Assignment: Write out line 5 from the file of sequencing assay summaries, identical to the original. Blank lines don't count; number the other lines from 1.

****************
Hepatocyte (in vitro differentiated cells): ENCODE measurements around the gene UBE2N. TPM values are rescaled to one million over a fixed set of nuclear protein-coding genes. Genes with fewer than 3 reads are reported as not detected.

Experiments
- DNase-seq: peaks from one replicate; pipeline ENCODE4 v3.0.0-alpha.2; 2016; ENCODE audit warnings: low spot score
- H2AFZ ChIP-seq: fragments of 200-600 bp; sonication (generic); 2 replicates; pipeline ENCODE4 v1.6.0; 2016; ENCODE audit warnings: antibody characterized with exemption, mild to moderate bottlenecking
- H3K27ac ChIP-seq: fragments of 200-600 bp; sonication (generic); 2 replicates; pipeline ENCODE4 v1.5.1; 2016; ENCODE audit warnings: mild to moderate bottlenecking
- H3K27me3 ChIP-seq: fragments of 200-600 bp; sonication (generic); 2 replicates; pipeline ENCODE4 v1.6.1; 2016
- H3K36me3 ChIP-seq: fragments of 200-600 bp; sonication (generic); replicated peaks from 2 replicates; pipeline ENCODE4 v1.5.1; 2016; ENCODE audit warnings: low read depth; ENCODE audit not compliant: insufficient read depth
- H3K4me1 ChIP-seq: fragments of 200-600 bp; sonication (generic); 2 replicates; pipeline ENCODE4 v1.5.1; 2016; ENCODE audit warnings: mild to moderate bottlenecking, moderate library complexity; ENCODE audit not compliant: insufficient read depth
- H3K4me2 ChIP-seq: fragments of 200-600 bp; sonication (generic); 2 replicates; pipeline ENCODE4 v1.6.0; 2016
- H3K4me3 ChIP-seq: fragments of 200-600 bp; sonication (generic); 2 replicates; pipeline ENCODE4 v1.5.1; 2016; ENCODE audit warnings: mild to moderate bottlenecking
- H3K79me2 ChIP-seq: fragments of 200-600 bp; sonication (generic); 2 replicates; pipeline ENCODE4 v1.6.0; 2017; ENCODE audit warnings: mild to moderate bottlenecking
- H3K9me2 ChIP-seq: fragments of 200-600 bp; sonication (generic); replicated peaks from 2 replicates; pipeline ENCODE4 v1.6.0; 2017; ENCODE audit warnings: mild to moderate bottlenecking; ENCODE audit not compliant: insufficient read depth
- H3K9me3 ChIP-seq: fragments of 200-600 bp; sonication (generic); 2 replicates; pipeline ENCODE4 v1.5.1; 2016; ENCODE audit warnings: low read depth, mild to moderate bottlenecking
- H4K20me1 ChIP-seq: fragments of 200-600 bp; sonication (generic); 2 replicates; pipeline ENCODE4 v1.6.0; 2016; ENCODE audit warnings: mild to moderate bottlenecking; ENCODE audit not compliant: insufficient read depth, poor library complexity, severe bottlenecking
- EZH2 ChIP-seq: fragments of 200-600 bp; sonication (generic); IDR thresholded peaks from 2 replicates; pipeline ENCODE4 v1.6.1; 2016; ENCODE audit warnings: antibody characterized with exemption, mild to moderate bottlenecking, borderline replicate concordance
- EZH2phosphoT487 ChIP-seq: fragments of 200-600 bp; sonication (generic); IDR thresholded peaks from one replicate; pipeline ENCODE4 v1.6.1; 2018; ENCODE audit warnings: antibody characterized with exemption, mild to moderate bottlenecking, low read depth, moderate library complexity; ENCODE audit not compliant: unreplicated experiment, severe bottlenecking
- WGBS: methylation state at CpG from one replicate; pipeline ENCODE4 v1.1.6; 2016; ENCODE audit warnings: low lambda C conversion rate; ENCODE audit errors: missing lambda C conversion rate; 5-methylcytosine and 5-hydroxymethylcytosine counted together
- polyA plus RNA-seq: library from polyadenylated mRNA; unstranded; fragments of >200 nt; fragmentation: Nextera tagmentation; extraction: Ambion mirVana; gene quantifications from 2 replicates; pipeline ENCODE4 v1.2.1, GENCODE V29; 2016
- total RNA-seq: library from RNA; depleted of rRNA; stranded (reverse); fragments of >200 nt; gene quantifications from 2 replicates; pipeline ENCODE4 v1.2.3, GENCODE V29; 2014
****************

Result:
- H3K27ac ChIP-seq: fragments of 200-600 bp; sonication (generic); 2 replicates; pipeline ENCODE4 v1.5.1; 2016; ENCODE audit warnings: mild to moderate bottlenecking